- ReLaxing Luke
10 Mistakes High School Lacrosse Players Make
1. Not Doing Enough Wall Ball
The best way to improve your game, at any level of lacrosse, is to do your wall ball! The great thing about lacrosse is you only need a stick, a ball, and a wall to train. Some kids think they can get away with doing wall ball 2-3 times a week; however, to be an elite player, you need to be doing it everyday! Have a set time you do your wall ball. If you’re worried about burning out, take one day off per week. For example, make Friday your day off so you can relax after a long week of classes. Save Friday nights for going out with friends or on a date. But just remember, everyday you don’t do wall ball, there is someone out there that is going out and putting the extra work in.
2. Doing Wall Ball, But Not Working Off Hand
A common mistake young players make while doing wall ball is to just work their dominant hand. Here’s the deal: you must work your off hand! Imagine that since you’re right handed you only do bicep curls with your right arm, but ignore doing them with your left. Now do that for 6 months, and you’ll look pretty silly. You are doing the same thing by not working your off hand! The problem with being reliant on a single hand is you will eventually run into a defenseman who forces you to your off hand. If you work your off hand, you will be fine, but if you’ve neglected it, it’s all over but the crying. The best players at all levels can use both hands. I’m not saying you have to be a god with your offhand, but you must be competent (throw an accurate 20 yard pass) at a minimum.
3. Not Moving and Shooting
I’ve noticed that when youth players practice shooting, they stand in one spot and stay there the whole time. Ask yourself this: Are you ever going to get in a situation where you can stand 6 yards from the net and calmly shoot it top left corner? The answer is no. This is most important for you midfielders! If you have a good shot on the run, especially when on a fast break, college coaches will notice you. This is the best way to become an unstoppable offensive threat. Nothing is worse for a defenseman than a guy who can sprint down the alley and shoot it opposite side of the goalie. It is extremely hard to stop those guys; therefore, being one of those guys makes you stand out for coaches. Make sure you practice shooting on the run.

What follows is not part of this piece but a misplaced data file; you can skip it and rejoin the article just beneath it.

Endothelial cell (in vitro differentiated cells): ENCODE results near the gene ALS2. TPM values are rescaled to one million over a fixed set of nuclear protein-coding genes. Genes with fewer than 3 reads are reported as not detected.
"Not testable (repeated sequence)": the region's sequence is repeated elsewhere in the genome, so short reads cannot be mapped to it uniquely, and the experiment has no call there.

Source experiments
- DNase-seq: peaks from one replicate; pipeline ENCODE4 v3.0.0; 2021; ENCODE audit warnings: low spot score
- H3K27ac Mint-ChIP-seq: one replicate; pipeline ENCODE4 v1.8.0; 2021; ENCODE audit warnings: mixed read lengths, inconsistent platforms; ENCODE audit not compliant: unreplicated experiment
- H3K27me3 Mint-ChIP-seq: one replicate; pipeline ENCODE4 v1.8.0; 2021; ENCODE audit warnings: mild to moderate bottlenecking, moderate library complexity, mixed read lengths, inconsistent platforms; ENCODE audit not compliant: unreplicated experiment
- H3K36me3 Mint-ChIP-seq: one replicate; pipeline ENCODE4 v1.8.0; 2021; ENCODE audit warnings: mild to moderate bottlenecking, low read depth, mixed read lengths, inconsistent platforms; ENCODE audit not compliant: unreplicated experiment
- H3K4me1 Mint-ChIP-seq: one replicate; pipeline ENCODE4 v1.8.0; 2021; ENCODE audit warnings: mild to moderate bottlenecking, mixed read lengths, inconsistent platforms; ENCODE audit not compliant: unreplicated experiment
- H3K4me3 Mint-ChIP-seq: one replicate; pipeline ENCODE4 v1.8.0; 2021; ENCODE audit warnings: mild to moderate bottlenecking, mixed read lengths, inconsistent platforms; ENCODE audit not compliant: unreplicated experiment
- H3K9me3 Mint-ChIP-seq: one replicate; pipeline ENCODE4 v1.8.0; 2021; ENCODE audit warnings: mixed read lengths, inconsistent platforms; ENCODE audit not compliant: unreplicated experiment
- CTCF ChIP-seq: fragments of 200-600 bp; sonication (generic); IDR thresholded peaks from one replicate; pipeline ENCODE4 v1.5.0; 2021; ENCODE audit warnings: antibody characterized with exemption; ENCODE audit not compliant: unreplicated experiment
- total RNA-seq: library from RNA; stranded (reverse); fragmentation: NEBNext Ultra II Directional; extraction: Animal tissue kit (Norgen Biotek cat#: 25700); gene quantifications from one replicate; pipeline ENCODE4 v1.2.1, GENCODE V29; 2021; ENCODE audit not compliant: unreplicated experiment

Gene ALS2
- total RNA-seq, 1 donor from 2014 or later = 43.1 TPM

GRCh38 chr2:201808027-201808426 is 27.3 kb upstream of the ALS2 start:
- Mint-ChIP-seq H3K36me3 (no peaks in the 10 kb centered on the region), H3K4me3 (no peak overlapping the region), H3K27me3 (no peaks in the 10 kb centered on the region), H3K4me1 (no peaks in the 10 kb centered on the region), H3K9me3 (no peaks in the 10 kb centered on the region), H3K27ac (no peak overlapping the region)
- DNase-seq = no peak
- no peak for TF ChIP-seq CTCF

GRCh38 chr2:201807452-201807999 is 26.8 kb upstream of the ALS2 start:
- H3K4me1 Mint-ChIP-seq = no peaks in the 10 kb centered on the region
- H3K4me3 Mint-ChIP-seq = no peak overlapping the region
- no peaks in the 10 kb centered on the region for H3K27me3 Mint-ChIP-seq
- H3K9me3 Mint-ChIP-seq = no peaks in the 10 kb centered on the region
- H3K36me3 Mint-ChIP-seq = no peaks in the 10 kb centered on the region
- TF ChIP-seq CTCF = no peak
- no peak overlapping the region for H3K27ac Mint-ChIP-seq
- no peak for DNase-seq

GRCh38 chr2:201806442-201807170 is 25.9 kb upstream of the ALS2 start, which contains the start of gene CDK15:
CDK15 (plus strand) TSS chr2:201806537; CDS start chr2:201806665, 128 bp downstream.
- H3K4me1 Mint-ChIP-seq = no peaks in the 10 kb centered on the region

4. Shooting Underhand Every Time
There’s always one kid on a high school team that thinks shooting underhand is the only way to go. Let me tell you: it’s not. Yes, there is a time for the underhand shot, but it is not as good as a simple overhand or ¾ shot. The overhand shot is more accurate and has more power. If you watch college tape, you’ll notice Duke players shoot overhand most of the time. If Coach Danowski thinks it’s the best shot to use, chances are it is. It’s better to score 10 overhand goals than have 1 super cool low-to-high underhand shot. Coaches don’t care if you can score super sick goals if you can’t do it consistently. Therefore, overhand gives you the best bang for your buck.
5. Not Changing Shot Direction
Admittedly, I had this problem in high school. It was a huge factor in my decision to switch to defense—which worked out. But to be an elite shooter, you must be able to change shot direction. If you fake high, you must shoot low. If you fake low, you must fake high. The worst is when someone fakes left, and then shoots left. When you fake somewhere and shoot there as well, you are shooting exactly where you just made the goalie move. Not changing shot direction is the biggest culprit for why guys don’t score on the crease. So remember, when you fake somewhere, shoot anywhere else on net.
6. Not Moving Back to Goalies on Clears
This one comes down to sheer laziness or being too scared to make a play. If you are a part of the clear and look back to see your goalie still holding onto the ball, you must be the guy to run back to be an outlet. You get 20 seconds to clear the ball in college and wasting 10 seconds by making your goaltender stand there with the ball adds up. Imagine if you wasted 10 seconds on a clear by not helping your goaltender. Then, with 5 seconds in the game you have the ball and need to score one goal to tie the game. If you had gone back to your goaltender earlier on that clear, you would have 15 seconds instead of 5. I understand you get tired after a long defensive stand, but you must be the guy to get open for your goalie so the ball gets down the field. Don’t make your goaltender do all the work.